Wednesday, 15 July 2015

Red-footed falcon revisited

With a bit of free time on a beautiful summers evening I decided to have another look at the red-footed falcon in Staffordshire. My thinking was that when I had been there on Saturday morning the sun had been in a bad position for photography, but in the evening it might be much better, and this proved correct.

When I arrived the sun was directly behind me and on the bird, which was sitting on the ground about 20m in front of the line of photographers. It remained here for about 90 minutes, but it wasn't completely inactive. Red-footed falcons hunt invertebrates on the ground, and occasionally it entertained us by sprinting off in a comical kind of way after some unseen prey. Finally a horse got too close and the bird flew, frustratingly away from us and landed on top of a low building about 100m away.

It didn't stay there long though, and soon it was back on the ground, though still nearly 100m away. The light had been perfect through all of this and the bird had shown well, but tantalisingly we were still waiting for the encore and its signature piece.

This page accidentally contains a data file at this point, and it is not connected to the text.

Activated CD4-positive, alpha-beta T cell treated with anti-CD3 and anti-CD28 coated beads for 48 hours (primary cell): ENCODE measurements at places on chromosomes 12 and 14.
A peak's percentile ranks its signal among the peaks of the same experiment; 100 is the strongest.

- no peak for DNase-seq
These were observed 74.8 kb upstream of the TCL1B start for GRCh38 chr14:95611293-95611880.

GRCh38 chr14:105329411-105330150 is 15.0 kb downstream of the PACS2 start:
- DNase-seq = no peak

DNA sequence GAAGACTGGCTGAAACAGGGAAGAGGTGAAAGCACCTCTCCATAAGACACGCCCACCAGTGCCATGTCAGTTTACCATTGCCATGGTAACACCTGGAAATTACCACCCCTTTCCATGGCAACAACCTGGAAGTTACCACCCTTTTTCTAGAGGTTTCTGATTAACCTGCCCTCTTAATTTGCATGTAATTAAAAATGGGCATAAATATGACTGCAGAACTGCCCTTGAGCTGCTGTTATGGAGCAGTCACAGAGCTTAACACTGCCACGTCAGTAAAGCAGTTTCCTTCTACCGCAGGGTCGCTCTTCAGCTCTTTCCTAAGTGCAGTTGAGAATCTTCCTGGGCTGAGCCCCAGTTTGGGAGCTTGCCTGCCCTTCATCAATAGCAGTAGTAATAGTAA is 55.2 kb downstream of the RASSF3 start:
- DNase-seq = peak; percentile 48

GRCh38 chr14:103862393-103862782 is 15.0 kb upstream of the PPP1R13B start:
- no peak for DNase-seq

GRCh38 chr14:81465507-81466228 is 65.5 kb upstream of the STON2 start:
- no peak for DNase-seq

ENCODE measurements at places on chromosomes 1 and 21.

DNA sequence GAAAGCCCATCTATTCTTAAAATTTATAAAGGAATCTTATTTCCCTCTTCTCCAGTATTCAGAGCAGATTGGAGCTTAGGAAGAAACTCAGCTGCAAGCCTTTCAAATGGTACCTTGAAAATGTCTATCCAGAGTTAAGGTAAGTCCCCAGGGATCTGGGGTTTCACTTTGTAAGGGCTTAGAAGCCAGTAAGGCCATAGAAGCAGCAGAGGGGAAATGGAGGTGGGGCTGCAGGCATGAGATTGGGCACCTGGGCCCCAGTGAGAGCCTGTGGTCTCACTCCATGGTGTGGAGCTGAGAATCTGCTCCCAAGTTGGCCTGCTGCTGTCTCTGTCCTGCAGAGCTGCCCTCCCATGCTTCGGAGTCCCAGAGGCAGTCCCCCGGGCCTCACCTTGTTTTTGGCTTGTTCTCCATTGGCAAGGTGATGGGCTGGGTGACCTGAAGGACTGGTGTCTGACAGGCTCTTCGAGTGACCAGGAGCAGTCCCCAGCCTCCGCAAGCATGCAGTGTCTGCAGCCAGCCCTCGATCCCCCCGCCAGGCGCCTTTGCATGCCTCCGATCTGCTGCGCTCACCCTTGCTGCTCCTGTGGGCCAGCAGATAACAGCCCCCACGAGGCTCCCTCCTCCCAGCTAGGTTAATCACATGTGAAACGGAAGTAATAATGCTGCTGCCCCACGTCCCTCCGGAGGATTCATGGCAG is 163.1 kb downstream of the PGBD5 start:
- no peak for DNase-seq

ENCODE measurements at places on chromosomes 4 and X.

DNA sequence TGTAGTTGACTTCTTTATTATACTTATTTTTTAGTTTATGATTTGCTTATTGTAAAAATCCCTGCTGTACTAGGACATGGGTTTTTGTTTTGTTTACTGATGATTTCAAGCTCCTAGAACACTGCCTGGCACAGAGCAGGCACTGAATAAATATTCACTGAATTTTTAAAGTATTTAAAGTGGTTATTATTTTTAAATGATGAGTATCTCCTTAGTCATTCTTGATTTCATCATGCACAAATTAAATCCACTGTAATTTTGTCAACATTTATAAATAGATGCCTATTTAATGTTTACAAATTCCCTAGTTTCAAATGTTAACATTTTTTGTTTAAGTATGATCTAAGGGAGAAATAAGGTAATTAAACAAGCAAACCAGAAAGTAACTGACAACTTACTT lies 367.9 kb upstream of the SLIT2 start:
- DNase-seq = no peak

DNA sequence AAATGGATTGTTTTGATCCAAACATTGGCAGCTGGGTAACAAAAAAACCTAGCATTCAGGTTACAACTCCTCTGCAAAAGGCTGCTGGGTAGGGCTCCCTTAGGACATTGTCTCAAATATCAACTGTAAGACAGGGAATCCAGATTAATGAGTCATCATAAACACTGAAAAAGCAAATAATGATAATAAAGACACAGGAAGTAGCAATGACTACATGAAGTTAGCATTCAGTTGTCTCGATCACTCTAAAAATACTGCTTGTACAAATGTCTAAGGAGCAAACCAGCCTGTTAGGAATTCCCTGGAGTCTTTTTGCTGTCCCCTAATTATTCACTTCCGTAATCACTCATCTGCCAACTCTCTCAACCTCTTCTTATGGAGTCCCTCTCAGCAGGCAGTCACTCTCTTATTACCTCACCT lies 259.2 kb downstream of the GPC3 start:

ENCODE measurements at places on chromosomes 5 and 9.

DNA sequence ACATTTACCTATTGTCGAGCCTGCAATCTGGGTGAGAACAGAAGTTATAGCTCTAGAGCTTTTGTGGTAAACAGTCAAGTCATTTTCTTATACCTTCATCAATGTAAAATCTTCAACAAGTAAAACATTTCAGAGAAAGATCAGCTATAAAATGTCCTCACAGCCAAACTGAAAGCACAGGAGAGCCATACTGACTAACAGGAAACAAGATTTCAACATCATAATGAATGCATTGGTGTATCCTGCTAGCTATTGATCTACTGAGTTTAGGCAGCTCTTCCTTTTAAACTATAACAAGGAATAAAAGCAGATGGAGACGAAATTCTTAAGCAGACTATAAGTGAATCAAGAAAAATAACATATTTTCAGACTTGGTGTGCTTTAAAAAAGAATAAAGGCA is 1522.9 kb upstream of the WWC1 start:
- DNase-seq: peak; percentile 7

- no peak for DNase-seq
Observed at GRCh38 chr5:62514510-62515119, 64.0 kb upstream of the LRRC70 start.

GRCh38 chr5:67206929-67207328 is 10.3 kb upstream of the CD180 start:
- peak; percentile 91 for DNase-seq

Eventually it did what we all hoped for and landed on the wires above us at close range, where it remained for about 20 minutes, occasionally dropping to the ground briefly to pounce on prey, before returning to the wire. A kestrel flew over a little too close and the red-footed falcon chased it away and once again returned to its perch. A beautiful bird and a great experience.

Hunting prey red-footed falcon style! Observing rare and scarce birds is so much more than just obtaining the tick, contrary to what many normal (non-twitching) folk usually assume. It can also be about observing behaviour which you wouldn't otherwise see in commoner British species, and this is one of the reasons why I often go back for a second look if the bird is reasonably handy. This falcon for example ran around on the grass chasing invertebrates. Now I know that kestrels land on the ground and take inverts, but I've never seen them running around and pouncing on prey like this bird. It also landed on horse dung and dug it's way through it looking for beetles, before finally perching up on the wires and hunting like a shrike. A really interesting bird.

Looking for beetles in horse dung!

It was completely unphased by the horses and allowed them to approach quite close before flying away.

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